Ga. governor signs off on Hyundai’s fleecing of his state’s taxpayers

Now that incumbent Georgia Gov. Brian Kemp overwhelmingly won his primary over Sonny Perdue — thus helping to prove that Trump is not all-powerful — we can go back to loathing Kemp.

He’s still a Trump toadie, despite having political courage and principles just that one time when he stood up to Stop The Steal nuts. (It doesn’t take all that much courage to look at someone and say, “This is not what the law says.” The only reason it needs to be celebrated at all is because it stands out so much from normal everyday GOP corruption and narcissism. It’s not that Kemp is that principled, it’s that people surrounding him in his party are so devoid of scruples.)

To that end, it’s important that everyone point out that Kemp’s deal to build a Hyundai assembly plant in Ga. is a massive give-away to Hyundai that will create jobs at a shocking cost of $228,000 per job. And it will rob state public works programs to pay for making Hyundai richer.

For that kind of a shitty deal, you have to wonder who’s getting paid off where.

The folks at ITPI are on the case:

Take Georgia’s new big, shiny $1.8 billion factory deal with South Korean automaker Hyundai. The state’s republican governor Brian Kemp is making it sound like a win-win for all involved.

“We are proud to welcome Hyundai Motor Group to Georgia as we forge an innovative future together,” Kemp said in a press release. “We will continue working to make Georgia the premier destination for quality companies who are creating the jobs of today, tomorrow, and beyond.”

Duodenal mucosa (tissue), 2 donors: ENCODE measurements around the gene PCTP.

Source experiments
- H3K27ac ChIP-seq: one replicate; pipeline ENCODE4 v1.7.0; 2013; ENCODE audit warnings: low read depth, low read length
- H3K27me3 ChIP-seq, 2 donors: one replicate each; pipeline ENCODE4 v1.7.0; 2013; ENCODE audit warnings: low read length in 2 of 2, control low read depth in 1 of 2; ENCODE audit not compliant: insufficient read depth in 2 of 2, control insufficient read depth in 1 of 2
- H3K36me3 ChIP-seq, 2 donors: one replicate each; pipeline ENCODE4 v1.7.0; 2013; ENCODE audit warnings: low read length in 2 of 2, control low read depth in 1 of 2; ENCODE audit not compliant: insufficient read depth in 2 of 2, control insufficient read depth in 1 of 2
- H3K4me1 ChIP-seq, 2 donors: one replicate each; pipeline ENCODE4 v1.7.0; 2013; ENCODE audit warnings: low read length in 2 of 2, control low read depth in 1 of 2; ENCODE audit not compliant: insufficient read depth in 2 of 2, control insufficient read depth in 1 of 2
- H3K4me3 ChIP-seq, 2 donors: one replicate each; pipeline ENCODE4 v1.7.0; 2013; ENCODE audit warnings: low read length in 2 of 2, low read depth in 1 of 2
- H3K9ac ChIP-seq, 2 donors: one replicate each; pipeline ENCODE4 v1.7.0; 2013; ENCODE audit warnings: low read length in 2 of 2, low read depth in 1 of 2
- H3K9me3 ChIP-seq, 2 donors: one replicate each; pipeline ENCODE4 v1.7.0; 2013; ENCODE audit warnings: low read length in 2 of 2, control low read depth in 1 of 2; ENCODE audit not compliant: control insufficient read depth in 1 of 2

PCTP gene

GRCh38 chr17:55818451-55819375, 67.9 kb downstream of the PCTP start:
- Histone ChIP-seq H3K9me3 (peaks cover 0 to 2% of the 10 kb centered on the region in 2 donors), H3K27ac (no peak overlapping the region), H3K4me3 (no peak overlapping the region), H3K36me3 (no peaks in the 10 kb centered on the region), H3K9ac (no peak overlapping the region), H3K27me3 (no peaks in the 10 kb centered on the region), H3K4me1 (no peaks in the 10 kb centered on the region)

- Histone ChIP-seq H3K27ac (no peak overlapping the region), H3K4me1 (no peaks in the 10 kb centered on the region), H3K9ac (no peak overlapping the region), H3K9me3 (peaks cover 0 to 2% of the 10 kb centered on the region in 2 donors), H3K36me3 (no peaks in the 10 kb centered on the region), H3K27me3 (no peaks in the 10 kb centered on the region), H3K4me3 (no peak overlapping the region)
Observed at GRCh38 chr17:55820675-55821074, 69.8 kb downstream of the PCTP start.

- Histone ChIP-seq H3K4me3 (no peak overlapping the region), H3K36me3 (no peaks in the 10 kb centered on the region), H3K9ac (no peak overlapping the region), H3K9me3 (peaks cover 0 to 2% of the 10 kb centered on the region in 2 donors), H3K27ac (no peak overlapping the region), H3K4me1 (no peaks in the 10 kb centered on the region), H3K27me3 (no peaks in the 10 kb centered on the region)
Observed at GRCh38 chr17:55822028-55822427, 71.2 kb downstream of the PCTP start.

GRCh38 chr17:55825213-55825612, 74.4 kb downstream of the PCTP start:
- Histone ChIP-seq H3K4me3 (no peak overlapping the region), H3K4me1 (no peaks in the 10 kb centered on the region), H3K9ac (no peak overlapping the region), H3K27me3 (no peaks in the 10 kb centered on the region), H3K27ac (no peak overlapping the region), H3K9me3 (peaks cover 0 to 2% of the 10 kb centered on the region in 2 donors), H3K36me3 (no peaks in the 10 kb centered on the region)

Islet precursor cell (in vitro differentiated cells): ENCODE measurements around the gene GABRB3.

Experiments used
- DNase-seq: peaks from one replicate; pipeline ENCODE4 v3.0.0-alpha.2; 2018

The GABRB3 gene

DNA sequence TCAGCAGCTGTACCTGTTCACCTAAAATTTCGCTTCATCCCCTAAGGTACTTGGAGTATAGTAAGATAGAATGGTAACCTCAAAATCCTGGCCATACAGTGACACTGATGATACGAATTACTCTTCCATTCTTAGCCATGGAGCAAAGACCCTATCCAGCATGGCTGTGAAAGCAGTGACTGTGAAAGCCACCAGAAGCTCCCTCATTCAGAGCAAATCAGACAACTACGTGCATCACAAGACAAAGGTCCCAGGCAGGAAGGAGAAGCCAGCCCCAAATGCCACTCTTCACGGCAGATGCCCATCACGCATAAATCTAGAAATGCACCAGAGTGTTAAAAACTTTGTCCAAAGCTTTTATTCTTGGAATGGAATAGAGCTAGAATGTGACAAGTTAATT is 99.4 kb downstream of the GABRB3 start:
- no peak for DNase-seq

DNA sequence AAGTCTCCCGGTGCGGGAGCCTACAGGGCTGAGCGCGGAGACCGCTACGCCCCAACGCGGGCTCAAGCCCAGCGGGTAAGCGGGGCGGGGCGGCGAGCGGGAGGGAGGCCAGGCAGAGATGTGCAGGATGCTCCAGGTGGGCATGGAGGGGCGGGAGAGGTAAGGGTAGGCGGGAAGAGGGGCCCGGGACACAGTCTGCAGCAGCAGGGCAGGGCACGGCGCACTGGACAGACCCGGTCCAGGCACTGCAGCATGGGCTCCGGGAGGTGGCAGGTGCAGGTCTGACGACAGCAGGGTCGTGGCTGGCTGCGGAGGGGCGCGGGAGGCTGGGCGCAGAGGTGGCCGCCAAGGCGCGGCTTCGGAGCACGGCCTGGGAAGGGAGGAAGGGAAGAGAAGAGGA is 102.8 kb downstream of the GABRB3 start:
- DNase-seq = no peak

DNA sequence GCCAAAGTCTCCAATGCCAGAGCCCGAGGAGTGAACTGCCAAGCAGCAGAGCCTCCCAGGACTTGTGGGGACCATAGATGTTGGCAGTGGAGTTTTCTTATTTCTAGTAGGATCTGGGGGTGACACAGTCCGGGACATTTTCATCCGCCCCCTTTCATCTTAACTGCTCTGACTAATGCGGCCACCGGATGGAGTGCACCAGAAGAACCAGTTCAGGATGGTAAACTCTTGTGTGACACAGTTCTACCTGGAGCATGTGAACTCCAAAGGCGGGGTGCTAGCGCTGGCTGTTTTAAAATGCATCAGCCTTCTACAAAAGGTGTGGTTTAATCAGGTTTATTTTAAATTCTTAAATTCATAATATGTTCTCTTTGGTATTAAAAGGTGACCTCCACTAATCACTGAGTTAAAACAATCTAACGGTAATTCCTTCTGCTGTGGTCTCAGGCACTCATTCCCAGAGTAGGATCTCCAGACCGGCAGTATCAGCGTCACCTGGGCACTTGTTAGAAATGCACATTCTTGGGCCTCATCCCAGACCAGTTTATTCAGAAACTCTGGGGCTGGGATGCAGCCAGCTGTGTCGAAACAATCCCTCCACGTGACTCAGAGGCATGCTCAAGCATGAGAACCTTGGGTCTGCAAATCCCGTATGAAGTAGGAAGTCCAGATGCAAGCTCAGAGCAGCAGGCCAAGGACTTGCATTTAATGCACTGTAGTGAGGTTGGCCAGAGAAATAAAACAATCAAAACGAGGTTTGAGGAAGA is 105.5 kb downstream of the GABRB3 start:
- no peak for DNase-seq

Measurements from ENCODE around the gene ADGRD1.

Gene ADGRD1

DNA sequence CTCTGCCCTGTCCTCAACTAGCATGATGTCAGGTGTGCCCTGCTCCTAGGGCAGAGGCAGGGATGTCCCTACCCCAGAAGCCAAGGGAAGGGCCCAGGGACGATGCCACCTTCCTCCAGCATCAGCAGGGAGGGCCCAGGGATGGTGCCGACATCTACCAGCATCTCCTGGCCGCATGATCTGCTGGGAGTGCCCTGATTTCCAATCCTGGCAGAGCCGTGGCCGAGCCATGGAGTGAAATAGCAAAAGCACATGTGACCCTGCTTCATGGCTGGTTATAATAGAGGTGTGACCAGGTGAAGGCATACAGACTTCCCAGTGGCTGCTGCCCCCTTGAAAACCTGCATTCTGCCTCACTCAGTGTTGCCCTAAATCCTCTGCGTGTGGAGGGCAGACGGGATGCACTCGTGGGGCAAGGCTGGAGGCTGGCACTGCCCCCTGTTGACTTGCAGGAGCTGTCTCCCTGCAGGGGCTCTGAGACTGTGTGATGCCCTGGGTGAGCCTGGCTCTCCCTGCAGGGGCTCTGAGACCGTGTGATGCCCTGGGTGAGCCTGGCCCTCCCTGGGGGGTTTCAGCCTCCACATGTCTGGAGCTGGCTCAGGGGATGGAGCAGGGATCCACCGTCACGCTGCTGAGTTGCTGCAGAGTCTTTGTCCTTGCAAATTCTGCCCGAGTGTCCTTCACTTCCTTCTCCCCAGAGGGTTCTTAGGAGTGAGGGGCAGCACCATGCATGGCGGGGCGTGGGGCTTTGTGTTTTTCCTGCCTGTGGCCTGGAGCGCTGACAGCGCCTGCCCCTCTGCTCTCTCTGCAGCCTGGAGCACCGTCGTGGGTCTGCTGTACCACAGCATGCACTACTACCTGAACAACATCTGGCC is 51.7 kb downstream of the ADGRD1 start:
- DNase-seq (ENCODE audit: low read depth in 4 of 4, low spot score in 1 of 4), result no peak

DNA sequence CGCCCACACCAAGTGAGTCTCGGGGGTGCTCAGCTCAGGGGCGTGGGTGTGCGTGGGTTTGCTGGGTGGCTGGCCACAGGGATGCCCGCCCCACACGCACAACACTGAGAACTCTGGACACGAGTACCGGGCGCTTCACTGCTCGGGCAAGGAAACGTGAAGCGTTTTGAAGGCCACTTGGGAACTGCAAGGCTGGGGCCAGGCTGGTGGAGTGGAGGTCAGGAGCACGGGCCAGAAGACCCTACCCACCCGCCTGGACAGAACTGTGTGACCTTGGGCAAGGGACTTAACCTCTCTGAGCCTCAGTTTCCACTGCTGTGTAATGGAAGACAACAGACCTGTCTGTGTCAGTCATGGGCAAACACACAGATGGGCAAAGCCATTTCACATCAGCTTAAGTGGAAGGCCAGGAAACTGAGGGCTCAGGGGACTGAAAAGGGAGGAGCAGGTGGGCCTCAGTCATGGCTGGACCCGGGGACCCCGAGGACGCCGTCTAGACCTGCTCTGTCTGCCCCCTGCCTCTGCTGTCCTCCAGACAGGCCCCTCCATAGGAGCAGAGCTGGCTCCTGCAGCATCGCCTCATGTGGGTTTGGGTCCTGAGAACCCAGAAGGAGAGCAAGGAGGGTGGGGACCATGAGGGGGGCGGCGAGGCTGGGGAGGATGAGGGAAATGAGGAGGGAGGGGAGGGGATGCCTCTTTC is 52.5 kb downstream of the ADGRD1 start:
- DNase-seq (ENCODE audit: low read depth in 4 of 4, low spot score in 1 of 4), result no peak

But when you actually look at the terms of the deal—which is the largest subsidy package for an automotive plant ever in the U.S.—your head can’t help but hurt. There’s a reason Georgia officials wouldn’t reveal what incentives Hyundai had been promised until after the agreement was signed.

Here they are:

  • Local governments are giving Hyundai more than $472 million in property tax breaks.
  • The company will also receive more than $212 million in state corporate income tax credits. (Get this: If Hyundai doesn’t end up owing that much in state income tax, Georgia will instead give the company personal income taxes collected from the company’s workers.)
  • The state and local governments spent $86 million to purchase the plant site
  • Georgia will spend $200 million on road construction and improvements, plus $50 million more to help fund construction, machinery, and equipment.
  • Sales tax exemptions on construction materials and machinery expenses are estimated to cost $396 million.

All in all, Georgia and four counties will be giving Hyundai about $228,000 per job created.

You can read the rest of the article at this link.

Ga. Governor Brian Kemp signs-off on a plan to let Hyundai raid his state’s treasury .

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